News in brief: New clues to never smokers’ lung cancer; Poor home environment promotes childhood asthma; Long COVID common in healthcare staff

Thursday, 9 Jun 2022

New clues to never smokers’ lung cancer

Amongst never-smokers, Asian-born individuals are at higher risk of developing lung cancer than those born elsewhere, Australian research shows.

Data from the 45 and Up Study and the NSW Cancer, Lifestyle and Evaluation of Risk (CLEAR) Study found Asian-born participants had a 2.83 times higher risk of developing lung cancer than other non-smokers.

There were no significant associations found between lung cancer and other exposures including passive smoking, family history of lung cancer, asthma requiring treatment, diabetes, height, anti-hypertensive medications, several lifestyle factors and female reproductive factors.

The study said the higher lung cancer risk in never-smoking individuals born in Asia could be due to either genetic or environmental factors or both, “which can be difficult to disentangle”.

“As timely diagnosis of lung cancer remains a challenge due to atypical and complex presentations of a number of lung cancer patients, ethnicity could potentially be considered as one of the criteria for early diagnosis or screening interventions of lung cancer in clinical settings,” it said.

Read more in Journal of Cancer Research and Clinical Oncology

Poor home environment promotes childhood asthma

A poor home environment – including factors such as overcrowding and maternal smoking – is associated with long term persistence of asthma symptoms in Australian children, new research shows.

A University of Queensland observational study identified three distinct trajectories of childhood asthma symptoms based on data from 3,846 children from birth to 14-15 years of age.

Exposure to maternal smoking in early childhood years and throughout childhood was the most significant association with a ‘persistent high’ symptom trajectory. Other negative family and household environmental exposures for persistent asthma included clutter, large family size, and poor dwelling condition.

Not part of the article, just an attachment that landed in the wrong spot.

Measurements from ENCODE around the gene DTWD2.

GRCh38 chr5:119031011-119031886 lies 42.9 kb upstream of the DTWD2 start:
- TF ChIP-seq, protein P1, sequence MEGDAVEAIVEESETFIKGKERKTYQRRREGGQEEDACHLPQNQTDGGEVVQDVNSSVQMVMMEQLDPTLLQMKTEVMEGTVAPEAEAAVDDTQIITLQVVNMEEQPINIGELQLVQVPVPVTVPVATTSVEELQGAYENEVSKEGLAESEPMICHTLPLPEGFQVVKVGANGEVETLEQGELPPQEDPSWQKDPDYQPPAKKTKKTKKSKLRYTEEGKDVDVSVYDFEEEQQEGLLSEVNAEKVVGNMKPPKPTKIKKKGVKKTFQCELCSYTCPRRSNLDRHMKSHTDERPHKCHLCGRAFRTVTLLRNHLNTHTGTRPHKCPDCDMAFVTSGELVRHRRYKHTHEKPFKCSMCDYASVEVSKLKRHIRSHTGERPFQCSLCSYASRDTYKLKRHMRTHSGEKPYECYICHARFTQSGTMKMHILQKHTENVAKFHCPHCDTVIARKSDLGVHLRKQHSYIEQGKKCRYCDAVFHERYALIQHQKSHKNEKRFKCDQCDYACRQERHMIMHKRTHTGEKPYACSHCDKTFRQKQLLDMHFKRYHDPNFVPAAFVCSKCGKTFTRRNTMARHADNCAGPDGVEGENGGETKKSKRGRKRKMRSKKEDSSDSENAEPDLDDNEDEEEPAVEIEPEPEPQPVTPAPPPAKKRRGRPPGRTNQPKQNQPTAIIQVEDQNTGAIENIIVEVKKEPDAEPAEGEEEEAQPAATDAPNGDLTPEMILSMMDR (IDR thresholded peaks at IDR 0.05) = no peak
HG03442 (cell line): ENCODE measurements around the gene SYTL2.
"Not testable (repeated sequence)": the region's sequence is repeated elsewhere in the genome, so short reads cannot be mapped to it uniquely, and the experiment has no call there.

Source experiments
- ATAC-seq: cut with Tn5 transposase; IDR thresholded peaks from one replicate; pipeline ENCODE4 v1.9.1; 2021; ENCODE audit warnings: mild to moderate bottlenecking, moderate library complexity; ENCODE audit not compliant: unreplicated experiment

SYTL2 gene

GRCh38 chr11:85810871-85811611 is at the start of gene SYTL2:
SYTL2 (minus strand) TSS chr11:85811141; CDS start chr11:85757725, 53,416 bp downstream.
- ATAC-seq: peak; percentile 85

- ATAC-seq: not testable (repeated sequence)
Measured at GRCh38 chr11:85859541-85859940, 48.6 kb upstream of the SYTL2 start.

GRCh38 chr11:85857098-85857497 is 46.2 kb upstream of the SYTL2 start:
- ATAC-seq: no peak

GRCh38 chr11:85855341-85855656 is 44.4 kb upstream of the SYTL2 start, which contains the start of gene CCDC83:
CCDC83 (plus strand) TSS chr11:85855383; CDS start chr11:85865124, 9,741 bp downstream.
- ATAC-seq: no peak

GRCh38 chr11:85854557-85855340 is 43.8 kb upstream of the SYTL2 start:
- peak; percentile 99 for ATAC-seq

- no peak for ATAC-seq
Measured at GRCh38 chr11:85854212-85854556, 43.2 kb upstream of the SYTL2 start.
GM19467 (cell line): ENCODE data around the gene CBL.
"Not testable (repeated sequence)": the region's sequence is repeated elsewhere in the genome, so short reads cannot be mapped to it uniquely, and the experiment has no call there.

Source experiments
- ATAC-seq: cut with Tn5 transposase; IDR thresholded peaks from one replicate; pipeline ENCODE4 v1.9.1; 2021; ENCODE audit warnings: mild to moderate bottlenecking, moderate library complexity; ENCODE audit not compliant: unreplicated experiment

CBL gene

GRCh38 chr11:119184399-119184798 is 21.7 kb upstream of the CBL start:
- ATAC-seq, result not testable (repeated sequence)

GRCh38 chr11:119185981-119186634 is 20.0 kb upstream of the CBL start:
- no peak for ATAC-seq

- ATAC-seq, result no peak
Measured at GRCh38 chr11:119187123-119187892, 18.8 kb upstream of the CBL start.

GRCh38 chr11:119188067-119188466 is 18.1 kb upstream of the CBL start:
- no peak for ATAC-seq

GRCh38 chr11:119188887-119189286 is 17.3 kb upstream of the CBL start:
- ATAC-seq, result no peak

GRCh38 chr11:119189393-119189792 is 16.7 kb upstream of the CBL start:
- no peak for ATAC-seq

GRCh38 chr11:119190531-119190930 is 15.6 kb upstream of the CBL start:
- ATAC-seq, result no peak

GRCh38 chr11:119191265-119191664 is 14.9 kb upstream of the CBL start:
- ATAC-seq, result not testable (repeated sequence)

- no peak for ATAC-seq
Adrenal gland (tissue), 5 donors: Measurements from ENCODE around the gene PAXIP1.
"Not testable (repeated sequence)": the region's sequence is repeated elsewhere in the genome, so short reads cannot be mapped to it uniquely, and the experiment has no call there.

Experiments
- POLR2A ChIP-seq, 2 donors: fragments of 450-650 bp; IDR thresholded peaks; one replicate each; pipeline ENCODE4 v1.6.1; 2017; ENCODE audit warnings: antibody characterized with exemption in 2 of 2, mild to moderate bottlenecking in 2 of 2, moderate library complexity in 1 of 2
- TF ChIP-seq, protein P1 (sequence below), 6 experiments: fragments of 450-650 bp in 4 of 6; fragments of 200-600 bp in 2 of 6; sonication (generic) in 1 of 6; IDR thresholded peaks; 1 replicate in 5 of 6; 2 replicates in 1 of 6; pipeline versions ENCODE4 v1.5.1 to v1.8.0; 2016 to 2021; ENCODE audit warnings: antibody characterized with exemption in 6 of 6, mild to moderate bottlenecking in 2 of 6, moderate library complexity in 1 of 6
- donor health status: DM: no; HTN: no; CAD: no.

“Research to date has mainly focussed on the immediate effects of factors exacerbating asthma symptom, but these factors are dynamic and can change over time in influencing symptom trajectories,” the researchers said.

“While it is estimated that one in 10 Australian children suffer from asthma symptoms, our study showed that one-third of children have ‘transient high’ or ‘persistent high’ prevalence of wheezing across their childhood.”

They said that improving childhood environment factors – in particular, reducing tobacco smoke exposure in the home – can facilitate more favourable childhood asthma symptom patterns.

More information: BMJ Open

Long COVID common in healthcare staff

Almost three-quarters of healthcare staff continue to suffer from the consequences of COVID-19 for months after acute infection, a German study has found.

A survey of 2053 healthcare workers who had PCR confirmed COVID-19 disease in 2020 found that 73% experienced persistent symptoms for more than three months, with fatigue/exhaustion, concentration/memory problems and shortness of breath being most frequently reported.

Ongoing symptoms were associated with poor physical and mental health-related quality of life, with one-fifth of staff with persistent symptoms reporting depression and anxiety symptoms.

Risk factors for long term symptoms after acute infection included older age, female gender, previous illness, many and severe symptoms during the acute infection, and outpatient medical care.

The findings “demonstrate the urgent need for rehabilitation measures among those affected so that they can achieve an improved quality of life in terms of their health and work ability,” the researchers said.

More details:  International Journal of Environmental Research and Public Health. 

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